November 19, 2022:

The Big Ten Cancer Research Consortium Foundation announces that Edward M. Greenfield, PhD, has been awarded the $100,000 Kenneth and Verna Mae Jessen Award.

Dr. Greenfield is a member of the tumor microenvironment and metastasis research program at the Indiana University Melvin and Bren Simon Comprehensive Cancer Center and professor of orthopaedic surgery at IU School of Medicine.  

Dr. Greenfield’s proposal, “Repurposing Romidepsin for Metastatic Osteosarcoma,” was reviewed by a committee of peers and the Foundation Board of Directors. Reviewers were impressed by the substance and quality of the proposed project and its collaborative nature.

Dr. Greenfield is the primary investigator of the study and will work with colleagues from the Indiana University Melvin and Bren Simon Cancer Center and the Purdue University Center for Cancer Research. The project exemplifies the team science approach that is a hallmark of the Big Ten CRC.

“The award committee agreed that Dr. Greenfield’s proposal has promising potential to move forward from canine to human research,” said George J. Weiner, MD, director of the University of Iowa Holden Comprehensive Cancer Center and Chair of the Big Ten Cancer Research Consortium Foundation.

The Big Ten Cancer Research Consortium established the Kenneth and Verna Mae Jessen Award after a generous donation of $100,000 from the Verna Mae Jessen Trust. The trust supports nonprofit organizations working in cancer or pain management research.

The Foundation announced the award on Saturday, November 19, during the annual Big Ten CRC Summit in Columbus, Ohio. Tom Jensen, nephew of Kenneth and Verna Mae Jessen and administrator of the Verna Mae Jessen Trust, attended the Summit and met with Dr. Greenfield and the Big Ten Cancer Center Directors.

The Jessen family’s passion for oncology research stems from their long history with cancer. Several members of the family, including Kenneth, Verna Mae, and two of their siblings fought battles with cancer.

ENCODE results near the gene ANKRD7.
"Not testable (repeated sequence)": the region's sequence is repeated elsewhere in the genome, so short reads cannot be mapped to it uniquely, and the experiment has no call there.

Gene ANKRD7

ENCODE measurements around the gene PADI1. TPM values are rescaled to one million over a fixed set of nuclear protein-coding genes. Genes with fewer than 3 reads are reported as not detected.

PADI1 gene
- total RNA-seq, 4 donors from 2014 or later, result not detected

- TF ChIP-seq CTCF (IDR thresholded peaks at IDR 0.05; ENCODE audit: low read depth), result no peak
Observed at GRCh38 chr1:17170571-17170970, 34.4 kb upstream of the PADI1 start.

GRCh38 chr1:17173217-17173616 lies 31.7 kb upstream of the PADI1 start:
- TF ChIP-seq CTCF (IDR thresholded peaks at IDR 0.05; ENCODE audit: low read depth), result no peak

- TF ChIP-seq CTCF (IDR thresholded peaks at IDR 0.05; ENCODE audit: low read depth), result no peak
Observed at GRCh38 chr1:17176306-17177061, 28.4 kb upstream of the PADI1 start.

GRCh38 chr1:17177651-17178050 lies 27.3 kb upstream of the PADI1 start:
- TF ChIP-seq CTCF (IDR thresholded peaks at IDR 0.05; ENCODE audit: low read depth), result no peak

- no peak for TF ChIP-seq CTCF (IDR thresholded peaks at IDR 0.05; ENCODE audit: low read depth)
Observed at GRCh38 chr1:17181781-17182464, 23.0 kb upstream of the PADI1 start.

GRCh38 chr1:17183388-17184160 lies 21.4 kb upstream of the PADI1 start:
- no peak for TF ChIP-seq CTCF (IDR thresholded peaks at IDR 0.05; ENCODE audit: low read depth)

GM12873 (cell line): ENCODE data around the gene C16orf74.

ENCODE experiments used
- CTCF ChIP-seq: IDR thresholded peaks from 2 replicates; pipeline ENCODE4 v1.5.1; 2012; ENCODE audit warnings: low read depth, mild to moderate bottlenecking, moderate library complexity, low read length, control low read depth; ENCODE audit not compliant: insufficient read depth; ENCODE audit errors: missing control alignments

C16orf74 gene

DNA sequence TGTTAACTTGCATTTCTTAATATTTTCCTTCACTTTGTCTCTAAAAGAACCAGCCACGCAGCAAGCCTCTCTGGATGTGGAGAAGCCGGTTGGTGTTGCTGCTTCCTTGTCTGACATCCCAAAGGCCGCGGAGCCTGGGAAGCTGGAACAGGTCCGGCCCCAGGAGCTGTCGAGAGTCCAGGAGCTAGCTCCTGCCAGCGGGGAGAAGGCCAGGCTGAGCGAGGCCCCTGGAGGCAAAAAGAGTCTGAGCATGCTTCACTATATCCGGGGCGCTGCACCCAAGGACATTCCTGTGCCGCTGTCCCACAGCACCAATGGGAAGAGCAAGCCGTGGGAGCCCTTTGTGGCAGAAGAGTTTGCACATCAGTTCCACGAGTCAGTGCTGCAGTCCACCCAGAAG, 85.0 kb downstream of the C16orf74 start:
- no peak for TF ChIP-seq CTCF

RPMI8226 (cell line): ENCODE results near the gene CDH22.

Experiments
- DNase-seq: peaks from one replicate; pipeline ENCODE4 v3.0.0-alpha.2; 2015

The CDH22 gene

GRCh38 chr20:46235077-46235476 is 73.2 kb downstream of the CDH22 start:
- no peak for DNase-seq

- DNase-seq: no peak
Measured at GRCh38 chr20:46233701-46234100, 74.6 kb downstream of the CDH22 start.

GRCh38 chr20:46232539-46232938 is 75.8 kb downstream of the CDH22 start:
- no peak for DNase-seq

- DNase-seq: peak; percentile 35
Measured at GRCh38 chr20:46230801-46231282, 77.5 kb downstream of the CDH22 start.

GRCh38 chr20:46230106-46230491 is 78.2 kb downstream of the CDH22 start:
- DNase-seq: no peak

“Our family recognizes the great strides already made and the importance of continuing to fund cancer research,” said Jensen.

The Summit, hosted by The Ohio State University, brought together about 200 attendees across all 15 consortium member institutions and representatives from more than 25 companies who support collaborative cancer research. The day-long meeting focused on a variety of topics including future designs for therapeutic pancreatic cancer studies, nanoparticle-based immunotherapy, comparative oncology, targeted radionuclide therapy, and the interface between radiation and immunotherapy.

“We are honored to host our colleagues across Big Ten member institutions and our industry collaborators,” said Raphael Pollock, MD, PhD, director of the Ohio State University Comprehensive Cancer Center. “The ideas and expertise represented at this meeting will foster exceptional opportunities for collaboration for years to come.”

Learn more about the Big Ten CRC Summit at

About the Big Ten Cancer Research Consortium: The Big Ten cancer centers have united to transform the conduct of cancer research through collaborative, hypothesis-driven, highly translational oncology trials that leverage the scientific and clinical expertise of Big Ten universities. The Big Ten Cancer Research Consortium creates a unique team-research culture to drive science rapidly from ideas to treatment-changing paradigms. Within this innovative environment, today’s research leaders collaborate with and mentor the research leaders of tomorrow with the unified goal of improving the lives of all patients with cancer.

About the Big Ten Conference: The Big Ten Conference is an association of world-class universities whose member institutions share a common mission of research, graduate, professional and undergraduate teaching and public service. Founded in 1896, the Big Ten has sustained a comprehensive set of shared practices and policies that enforce the priority of academics in the lives of students competing in intercollegiate athletics and emphasize the values of integrity, fairness and competitiveness. The broad-based programs of the 14 Big Ten institutions will provide over $200 million in direct financial support to more than 9,800 students for more than 11,000 participation opportunities on 350 teams in 42 different sports. The Big Ten sponsors 28 official conference sports, 14 for men and 14 for women, including the addition of men’s ice hockey and men’s and women’s lacrosse since 2013. For more information, visit